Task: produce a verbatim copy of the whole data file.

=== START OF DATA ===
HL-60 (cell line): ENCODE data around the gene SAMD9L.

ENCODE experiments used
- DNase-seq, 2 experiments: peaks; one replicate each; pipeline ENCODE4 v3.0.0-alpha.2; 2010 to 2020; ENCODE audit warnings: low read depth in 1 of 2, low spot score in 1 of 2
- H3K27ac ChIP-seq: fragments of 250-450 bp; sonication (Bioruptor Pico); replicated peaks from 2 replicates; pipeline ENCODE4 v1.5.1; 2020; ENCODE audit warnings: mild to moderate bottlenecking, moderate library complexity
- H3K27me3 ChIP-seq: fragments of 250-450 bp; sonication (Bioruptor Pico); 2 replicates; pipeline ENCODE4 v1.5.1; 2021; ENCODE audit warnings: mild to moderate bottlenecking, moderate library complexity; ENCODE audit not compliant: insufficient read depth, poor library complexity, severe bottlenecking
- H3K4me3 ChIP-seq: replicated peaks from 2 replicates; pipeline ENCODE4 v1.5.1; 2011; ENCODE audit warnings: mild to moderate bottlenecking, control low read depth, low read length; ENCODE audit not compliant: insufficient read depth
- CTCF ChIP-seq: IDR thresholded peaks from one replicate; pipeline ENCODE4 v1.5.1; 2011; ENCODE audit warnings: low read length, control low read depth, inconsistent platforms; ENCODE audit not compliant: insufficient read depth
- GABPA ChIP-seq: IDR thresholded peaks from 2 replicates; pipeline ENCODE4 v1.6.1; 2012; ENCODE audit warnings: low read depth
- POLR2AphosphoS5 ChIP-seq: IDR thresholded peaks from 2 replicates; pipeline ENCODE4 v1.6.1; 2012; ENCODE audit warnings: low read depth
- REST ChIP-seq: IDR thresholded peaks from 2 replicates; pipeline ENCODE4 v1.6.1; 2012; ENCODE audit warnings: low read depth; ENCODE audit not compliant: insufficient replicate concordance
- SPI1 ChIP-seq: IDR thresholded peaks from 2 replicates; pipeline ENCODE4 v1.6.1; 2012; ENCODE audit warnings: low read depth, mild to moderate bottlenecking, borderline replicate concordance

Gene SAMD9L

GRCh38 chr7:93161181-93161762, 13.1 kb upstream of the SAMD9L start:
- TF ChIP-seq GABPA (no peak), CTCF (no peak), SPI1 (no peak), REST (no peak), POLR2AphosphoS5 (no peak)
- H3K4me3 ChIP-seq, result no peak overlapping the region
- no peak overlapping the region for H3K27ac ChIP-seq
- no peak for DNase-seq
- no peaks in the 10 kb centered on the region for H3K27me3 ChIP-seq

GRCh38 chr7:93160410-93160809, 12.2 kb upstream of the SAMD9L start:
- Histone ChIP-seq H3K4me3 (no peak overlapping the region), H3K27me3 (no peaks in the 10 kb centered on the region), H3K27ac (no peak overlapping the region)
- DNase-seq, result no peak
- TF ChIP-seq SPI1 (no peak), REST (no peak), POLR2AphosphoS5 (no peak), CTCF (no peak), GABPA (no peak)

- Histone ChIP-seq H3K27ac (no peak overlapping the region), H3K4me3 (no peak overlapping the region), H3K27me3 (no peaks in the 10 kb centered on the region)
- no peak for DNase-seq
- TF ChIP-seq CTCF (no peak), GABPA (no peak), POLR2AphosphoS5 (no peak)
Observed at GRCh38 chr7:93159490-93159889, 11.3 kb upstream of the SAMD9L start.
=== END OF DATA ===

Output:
HL-60 (cell line): ENCODE data around the gene SAMD9L.

ENCODE experiments used
- DNase-seq, 2 experiments: peaks; one replicate each; pipeline ENCODE4 v3.0.0-alpha.2; 2010 to 2020; ENCODE audit warnings: low read depth in 1 of 2, low spot score in 1 of 2
- H3K27ac ChIP-seq: fragments of 250-450 bp; sonication (Bioruptor Pico); replicated peaks from 2 replicates; pipeline ENCODE4 v1.5.1; 2020; ENCODE audit warnings: mild to moderate bottlenecking, moderate library complexity
- H3K27me3 ChIP-seq: fragments of 250-450 bp; sonication (Bioruptor Pico); 2 replicates; pipeline ENCODE4 v1.5.1; 2021; ENCODE audit warnings: mild to moderate bottlenecking, moderate library complexity; ENCODE audit not compliant: insufficient read depth, poor library complexity, severe bottlenecking
- H3K4me3 ChIP-seq: replicated peaks from 2 replicates; pipeline ENCODE4 v1.5.1; 2011; ENCODE audit warnings: mild to moderate bottlenecking, control low read depth, low read length; ENCODE audit not compliant: insufficient read depth
- CTCF ChIP-seq: IDR thresholded peaks from one replicate; pipeline ENCODE4 v1.5.1; 2011; ENCODE audit warnings: low read length, control low read depth, inconsistent platforms; ENCODE audit not compliant: insufficient read depth
- GABPA ChIP-seq: IDR thresholded peaks from 2 replicates; pipeline ENCODE4 v1.6.1; 2012; ENCODE audit warnings: low read depth
- POLR2AphosphoS5 ChIP-seq: IDR thresholded peaks from 2 replicates; pipeline ENCODE4 v1.6.1; 2012; ENCODE audit warnings: low read depth
- REST ChIP-seq: IDR thresholded peaks from 2 replicates; pipeline ENCODE4 v1.6.1; 2012; ENCODE audit warnings: low read depth; ENCODE audit not compliant: insufficient replicate concordance
- SPI1 ChIP-seq: IDR thresholded peaks from 2 replicates; pipeline ENCODE4 v1.6.1; 2012; ENCODE audit warnings: low read depth, mild to moderate bottlenecking, borderline replicate concordance

Gene SAMD9L

GRCh38 chr7:93161181-93161762, 13.1 kb upstream of the SAMD9L start:
- TF ChIP-seq GABPA (no peak), CTCF (no peak), SPI1 (no peak), REST (no peak), POLR2AphosphoS5 (no peak)
- H3K4me3 ChIP-seq, result no peak overlapping the region
- no peak overlapping the region for H3K27ac ChIP-seq
- no peak for DNase-seq
- no peaks in the 10 kb centered on the region for H3K27me3 ChIP-seq

GRCh38 chr7:93160410-93160809, 12.2 kb upstream of the SAMD9L start:
- Histone ChIP-seq H3K4me3 (no peak overlapping the region), H3K27me3 (no peaks in the 10 kb centered on the region), H3K27ac (no peak overlapping the region)
- DNase-seq, result no peak
- TF ChIP-seq SPI1 (no peak), REST (no peak), POLR2AphosphoS5 (no peak), CTCF (no peak), GABPA (no peak)

- Histone ChIP-seq H3K27ac (no peak overlapping the region), H3K4me3 (no peak overlapping the region), H3K27me3 (no peaks in the 10 kb centered on the region)
- no peak for DNase-seq
- TF ChIP-seq CTCF (no peak), GABPA (no peak), POLR2AphosphoS5 (no peak)
Observed at GRCh38 chr7:93159490-93159889, 11.3 kb upstream of the SAMD9L start.